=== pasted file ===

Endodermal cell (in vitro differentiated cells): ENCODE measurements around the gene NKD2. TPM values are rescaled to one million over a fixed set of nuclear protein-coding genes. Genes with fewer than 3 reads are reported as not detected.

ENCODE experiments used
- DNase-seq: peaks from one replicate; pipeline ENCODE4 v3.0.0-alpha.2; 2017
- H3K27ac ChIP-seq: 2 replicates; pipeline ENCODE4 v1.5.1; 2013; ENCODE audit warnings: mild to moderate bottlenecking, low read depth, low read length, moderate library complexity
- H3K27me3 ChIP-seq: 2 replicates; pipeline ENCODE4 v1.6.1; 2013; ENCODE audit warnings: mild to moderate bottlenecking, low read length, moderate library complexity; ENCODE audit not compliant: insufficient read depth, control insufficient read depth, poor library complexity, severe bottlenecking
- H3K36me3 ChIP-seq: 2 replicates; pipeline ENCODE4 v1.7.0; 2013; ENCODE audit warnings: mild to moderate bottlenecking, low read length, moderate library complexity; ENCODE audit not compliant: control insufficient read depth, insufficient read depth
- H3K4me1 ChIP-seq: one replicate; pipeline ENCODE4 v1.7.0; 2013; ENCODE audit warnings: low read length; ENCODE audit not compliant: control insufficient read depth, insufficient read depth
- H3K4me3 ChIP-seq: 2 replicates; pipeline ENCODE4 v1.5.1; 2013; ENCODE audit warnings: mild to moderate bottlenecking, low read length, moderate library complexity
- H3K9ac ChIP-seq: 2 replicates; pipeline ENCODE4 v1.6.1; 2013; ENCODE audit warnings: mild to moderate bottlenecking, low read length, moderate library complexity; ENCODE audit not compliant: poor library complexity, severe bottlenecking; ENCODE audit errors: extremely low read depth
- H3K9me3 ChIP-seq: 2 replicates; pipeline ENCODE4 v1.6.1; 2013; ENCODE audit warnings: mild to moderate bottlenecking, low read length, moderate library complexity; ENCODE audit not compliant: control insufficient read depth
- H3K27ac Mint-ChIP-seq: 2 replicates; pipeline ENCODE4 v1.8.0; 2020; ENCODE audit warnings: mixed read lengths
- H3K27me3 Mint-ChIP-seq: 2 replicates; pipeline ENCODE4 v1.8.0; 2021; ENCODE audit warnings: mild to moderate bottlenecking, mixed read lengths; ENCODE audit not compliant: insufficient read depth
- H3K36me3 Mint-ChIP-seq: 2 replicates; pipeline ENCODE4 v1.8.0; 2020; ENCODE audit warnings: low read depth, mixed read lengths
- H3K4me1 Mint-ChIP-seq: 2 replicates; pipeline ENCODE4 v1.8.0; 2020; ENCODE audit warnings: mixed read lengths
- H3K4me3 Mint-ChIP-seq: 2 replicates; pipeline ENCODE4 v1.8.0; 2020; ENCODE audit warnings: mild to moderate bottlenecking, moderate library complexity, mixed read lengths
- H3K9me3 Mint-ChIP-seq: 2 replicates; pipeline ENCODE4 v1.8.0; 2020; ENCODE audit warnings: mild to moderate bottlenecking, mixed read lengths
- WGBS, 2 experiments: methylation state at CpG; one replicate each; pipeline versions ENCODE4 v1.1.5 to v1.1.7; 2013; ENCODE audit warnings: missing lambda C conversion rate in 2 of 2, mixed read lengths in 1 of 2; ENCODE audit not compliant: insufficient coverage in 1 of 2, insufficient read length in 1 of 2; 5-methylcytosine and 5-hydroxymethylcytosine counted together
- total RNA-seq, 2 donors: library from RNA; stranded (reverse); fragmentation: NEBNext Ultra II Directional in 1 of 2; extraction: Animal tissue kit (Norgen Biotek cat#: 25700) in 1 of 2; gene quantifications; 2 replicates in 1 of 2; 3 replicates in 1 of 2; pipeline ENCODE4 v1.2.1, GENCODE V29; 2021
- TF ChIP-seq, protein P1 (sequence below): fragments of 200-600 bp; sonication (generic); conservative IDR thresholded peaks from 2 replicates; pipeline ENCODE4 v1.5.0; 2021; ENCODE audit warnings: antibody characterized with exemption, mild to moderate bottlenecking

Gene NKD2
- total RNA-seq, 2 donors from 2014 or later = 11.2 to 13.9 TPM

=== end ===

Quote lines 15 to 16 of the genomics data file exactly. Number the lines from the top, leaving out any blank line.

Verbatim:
- H3K4me3 Mint-ChIP-seq: 2 replicates; pipeline ENCODE4 v1.8.0; 2020; ENCODE audit warnings: mild to moderate bottlenecking, moderate library complexity, mixed read lengths
- H3K9me3 Mint-ChIP-seq: 2 replicates; pipeline ENCODE4 v1.8.0; 2020; ENCODE audit warnings: mild to moderate bottlenecking, mixed read lengths